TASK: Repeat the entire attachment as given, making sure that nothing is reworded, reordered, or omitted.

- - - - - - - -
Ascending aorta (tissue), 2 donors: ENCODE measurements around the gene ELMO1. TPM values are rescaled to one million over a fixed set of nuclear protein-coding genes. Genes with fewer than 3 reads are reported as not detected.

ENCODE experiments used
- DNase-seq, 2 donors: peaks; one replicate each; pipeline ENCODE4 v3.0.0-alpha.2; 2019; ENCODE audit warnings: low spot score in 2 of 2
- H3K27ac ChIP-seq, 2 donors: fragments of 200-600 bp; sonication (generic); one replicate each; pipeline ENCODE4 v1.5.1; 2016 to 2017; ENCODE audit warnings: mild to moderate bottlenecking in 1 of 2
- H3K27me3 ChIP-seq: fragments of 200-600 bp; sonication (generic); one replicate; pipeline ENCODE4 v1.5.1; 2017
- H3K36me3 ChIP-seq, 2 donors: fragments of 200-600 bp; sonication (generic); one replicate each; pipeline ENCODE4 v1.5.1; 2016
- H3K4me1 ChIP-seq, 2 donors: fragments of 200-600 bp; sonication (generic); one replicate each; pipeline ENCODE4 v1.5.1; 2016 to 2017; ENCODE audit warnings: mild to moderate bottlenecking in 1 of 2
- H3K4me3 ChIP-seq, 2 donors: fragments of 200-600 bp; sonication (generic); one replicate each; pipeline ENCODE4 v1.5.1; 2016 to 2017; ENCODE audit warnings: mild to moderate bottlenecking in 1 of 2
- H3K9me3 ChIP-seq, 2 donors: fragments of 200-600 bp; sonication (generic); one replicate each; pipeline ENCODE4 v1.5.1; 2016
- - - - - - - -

Ascending aorta (tissue), 2 donors: ENCODE measurements around the gene ELMO1. TPM values are rescaled to one million over a fixed set of nuclear protein-coding genes. Genes with fewer than 3 reads are reported as not detected.

ENCODE experiments used
- DNase-seq, 2 donors: peaks; one replicate each; pipeline ENCODE4 v3.0.0-alpha.2; 2019; ENCODE audit warnings: low spot score in 2 of 2
- H3K27ac ChIP-seq, 2 donors: fragments of 200-600 bp; sonication (generic); one replicate each; pipeline ENCODE4 v1.5.1; 2016 to 2017; ENCODE audit warnings: mild to moderate bottlenecking in 1 of 2
- H3K27me3 ChIP-seq: fragments of 200-600 bp; sonication (generic); one replicate; pipeline ENCODE4 v1.5.1; 2017
- H3K36me3 ChIP-seq, 2 donors: fragments of 200-600 bp; sonication (generic); one replicate each; pipeline ENCODE4 v1.5.1; 2016
- H3K4me1 ChIP-seq, 2 donors: fragments of 200-600 bp; sonication (generic); one replicate each; pipeline ENCODE4 v1.5.1; 2016 to 2017; ENCODE audit warnings: mild to moderate bottlenecking in 1 of 2
- H3K4me3 ChIP-seq, 2 donors: fragments of 200-600 bp; sonication (generic); one replicate each; pipeline ENCODE4 v1.5.1; 2016 to 2017; ENCODE audit warnings: mild to moderate bottlenecking in 1 of 2
- H3K9me3 ChIP-seq, 2 donors: fragments of 200-600 bp; sonication (generic); one replicate each; pipeline ENCODE4 v1.5.1; 2016